Asparagus Beetle Crioceris asparagi
The Asparagus Beetle is a rather small beetle, measuring only 6 mm. But its bright colours make it a very outstanding species. The neck shield is red, the shields are blue with a red fringe. On the shields are six rather rugged white patches, very variable in size. The colours of course are intended to warn certain enemies. And they work, for birds will not eat the beetles. The larvae are less pretty: they look like grubs and are grey. The first adult beetles appear by the end of April. They deposit their eggs, which will hatch in just a week's time. The larvae grow extremely fast and are full grown in less than two weeks. They drop from the host plant and dig a small hole in the underground, or crawl in leaf litter to pupate. Pupation doesn't take long either and soon the second generation of adults appear. Dependant on conditions there are two or three broods in one year. The last brood does pupate very quickly as well, but the adults stay in their hiding place to overwinter. This species only eats asapargus.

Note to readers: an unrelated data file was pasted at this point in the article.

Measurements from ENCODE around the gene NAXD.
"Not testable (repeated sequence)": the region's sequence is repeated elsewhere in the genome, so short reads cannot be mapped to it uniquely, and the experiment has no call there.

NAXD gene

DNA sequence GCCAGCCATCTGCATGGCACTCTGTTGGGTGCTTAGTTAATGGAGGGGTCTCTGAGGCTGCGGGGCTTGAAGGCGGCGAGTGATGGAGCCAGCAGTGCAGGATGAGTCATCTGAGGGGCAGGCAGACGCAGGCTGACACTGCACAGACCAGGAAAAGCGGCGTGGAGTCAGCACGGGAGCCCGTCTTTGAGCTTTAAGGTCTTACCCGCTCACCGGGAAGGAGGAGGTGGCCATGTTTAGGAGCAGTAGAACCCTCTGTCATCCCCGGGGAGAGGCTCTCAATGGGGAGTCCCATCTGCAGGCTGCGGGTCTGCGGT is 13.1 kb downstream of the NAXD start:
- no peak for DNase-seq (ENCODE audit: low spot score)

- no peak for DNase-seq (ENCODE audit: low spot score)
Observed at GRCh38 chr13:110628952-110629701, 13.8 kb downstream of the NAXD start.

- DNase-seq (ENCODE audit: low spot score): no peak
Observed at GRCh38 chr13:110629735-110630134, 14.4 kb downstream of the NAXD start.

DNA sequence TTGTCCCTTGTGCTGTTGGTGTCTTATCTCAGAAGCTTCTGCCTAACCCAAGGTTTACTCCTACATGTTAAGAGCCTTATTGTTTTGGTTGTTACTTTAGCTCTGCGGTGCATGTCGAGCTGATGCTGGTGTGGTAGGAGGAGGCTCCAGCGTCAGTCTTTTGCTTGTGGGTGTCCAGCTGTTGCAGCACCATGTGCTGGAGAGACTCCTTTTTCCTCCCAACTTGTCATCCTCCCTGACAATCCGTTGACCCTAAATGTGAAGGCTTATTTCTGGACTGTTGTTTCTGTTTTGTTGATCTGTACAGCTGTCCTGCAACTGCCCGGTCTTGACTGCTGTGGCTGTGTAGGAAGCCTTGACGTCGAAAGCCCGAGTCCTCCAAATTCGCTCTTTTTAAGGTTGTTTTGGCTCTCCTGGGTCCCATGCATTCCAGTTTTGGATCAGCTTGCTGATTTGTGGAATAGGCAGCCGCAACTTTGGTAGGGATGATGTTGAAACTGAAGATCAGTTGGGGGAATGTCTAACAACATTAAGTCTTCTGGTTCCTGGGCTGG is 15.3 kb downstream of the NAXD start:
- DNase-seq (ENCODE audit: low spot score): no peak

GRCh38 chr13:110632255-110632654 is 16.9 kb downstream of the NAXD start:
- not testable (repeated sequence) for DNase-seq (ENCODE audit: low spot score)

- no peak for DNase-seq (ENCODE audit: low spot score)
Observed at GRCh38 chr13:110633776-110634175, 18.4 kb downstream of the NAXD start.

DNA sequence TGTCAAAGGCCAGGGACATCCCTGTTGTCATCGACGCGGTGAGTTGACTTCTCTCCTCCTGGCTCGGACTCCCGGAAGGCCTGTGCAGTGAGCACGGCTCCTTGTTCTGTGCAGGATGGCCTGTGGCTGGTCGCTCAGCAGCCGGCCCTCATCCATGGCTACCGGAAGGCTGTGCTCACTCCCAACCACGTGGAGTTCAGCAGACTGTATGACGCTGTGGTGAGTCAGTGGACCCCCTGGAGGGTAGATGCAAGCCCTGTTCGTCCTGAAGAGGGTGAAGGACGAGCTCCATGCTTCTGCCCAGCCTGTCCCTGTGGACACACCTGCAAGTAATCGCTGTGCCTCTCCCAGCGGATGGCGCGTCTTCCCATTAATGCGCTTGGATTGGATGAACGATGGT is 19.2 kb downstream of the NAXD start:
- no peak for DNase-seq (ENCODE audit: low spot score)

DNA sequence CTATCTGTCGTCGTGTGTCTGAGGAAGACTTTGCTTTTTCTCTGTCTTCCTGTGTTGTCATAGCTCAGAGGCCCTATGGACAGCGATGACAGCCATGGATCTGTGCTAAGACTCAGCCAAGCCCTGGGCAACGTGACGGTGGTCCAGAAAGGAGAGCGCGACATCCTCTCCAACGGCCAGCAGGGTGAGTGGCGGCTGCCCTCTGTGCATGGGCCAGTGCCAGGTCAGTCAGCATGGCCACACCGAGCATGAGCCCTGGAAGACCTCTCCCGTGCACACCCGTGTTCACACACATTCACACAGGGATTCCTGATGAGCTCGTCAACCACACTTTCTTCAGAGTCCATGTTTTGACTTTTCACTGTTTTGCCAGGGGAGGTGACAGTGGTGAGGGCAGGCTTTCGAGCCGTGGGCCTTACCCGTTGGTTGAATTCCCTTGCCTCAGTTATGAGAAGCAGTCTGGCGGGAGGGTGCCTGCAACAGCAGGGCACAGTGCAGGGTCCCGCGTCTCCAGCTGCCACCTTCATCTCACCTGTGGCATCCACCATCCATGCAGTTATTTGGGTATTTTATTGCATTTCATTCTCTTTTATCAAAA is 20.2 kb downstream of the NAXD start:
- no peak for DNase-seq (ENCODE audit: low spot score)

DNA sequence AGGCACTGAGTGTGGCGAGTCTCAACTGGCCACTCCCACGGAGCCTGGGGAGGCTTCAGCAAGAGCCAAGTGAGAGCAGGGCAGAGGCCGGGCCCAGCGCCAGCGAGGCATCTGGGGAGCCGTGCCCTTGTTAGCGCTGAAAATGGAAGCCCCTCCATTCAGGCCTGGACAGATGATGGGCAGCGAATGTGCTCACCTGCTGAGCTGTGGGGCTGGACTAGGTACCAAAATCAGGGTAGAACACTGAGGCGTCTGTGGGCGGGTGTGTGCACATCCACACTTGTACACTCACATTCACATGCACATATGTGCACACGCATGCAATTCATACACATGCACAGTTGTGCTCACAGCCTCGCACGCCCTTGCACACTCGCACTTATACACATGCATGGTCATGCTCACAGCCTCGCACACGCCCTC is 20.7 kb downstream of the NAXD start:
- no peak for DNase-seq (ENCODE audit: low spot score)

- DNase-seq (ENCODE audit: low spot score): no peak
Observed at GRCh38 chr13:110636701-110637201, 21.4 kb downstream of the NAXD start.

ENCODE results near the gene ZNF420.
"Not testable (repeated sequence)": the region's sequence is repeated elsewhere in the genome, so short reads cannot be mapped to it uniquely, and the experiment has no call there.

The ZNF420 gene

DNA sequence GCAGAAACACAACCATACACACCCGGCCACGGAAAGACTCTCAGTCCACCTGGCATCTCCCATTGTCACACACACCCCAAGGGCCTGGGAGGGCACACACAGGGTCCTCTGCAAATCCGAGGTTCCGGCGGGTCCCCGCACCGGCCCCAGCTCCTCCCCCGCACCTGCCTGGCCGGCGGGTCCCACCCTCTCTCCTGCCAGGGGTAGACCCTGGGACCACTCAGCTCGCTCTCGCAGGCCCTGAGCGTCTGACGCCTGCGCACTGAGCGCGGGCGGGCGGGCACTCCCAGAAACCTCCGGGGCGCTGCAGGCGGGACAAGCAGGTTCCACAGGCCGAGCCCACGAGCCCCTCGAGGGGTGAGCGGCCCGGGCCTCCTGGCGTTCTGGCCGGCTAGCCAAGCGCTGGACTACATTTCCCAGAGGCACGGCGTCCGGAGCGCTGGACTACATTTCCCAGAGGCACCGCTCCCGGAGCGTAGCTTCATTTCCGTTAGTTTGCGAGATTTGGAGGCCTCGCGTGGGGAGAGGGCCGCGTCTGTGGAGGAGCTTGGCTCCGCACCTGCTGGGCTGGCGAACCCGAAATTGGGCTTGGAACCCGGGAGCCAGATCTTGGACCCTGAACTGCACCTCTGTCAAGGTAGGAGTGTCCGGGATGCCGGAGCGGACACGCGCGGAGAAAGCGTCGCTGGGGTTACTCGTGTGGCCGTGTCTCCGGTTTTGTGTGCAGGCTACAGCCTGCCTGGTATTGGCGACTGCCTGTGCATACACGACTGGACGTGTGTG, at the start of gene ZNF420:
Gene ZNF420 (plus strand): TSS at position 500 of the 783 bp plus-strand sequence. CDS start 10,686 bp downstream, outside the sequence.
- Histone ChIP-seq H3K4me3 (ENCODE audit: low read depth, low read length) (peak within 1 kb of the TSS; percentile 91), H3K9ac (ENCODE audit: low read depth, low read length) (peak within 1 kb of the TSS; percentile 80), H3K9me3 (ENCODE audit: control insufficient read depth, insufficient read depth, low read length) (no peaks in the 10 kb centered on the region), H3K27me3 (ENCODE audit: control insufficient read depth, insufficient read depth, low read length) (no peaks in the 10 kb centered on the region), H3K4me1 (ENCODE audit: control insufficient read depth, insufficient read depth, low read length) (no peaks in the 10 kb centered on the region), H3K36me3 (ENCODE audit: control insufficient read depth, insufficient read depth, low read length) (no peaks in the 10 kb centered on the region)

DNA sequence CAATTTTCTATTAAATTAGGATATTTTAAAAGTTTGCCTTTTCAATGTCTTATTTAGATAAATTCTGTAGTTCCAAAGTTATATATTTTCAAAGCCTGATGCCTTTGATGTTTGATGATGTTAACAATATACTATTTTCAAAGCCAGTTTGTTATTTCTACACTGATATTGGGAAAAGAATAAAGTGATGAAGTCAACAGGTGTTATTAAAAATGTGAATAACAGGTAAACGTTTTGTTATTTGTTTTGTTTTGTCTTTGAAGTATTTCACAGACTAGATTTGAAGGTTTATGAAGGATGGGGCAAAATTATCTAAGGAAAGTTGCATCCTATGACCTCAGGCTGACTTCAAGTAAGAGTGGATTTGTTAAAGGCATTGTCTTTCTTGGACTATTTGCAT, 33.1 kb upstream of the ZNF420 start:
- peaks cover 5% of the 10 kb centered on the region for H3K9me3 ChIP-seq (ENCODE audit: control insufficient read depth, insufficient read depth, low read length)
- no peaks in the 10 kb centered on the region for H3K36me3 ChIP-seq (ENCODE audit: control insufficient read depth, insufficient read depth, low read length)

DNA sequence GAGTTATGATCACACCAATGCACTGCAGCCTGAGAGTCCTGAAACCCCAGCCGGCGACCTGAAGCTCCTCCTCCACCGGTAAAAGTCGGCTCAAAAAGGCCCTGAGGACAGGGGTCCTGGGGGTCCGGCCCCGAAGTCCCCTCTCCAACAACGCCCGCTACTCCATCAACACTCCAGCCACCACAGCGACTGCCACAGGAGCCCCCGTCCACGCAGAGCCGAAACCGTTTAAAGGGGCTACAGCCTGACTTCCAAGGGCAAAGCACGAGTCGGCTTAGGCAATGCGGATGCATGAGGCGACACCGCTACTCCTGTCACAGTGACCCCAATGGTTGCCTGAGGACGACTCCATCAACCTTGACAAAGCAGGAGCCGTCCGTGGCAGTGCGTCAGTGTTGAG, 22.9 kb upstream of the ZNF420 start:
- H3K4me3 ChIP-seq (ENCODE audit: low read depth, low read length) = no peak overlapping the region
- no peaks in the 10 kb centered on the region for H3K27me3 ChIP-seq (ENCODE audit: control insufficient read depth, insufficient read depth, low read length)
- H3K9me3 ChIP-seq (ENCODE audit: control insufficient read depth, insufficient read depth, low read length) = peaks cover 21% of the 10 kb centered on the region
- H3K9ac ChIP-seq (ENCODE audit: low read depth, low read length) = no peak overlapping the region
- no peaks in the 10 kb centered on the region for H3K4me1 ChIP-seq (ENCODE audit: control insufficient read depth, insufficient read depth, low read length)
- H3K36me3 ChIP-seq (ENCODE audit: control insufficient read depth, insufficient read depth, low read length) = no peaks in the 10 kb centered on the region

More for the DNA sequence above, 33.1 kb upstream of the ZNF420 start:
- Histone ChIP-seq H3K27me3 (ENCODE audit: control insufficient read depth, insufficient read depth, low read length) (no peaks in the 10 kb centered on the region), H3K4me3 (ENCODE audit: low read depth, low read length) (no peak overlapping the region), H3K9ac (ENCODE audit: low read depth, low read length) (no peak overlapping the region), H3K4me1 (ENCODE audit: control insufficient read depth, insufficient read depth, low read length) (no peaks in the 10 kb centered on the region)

A moderate population of the Asparagus Beetle will make a crop less valuable. Infested plants stay small and look poor. When populations are big however, the beetle may consume the plant entirely. A natural enemy has been used succesfully: the parasitic wasp Tetrastichus asparagi. The wasp lays her eggs in the eggs or larvae of the beetle. It will not however reduce the number of adults once present. The Asparagus Beetle is very common, both in the temperate zones of Europe and of Northern America.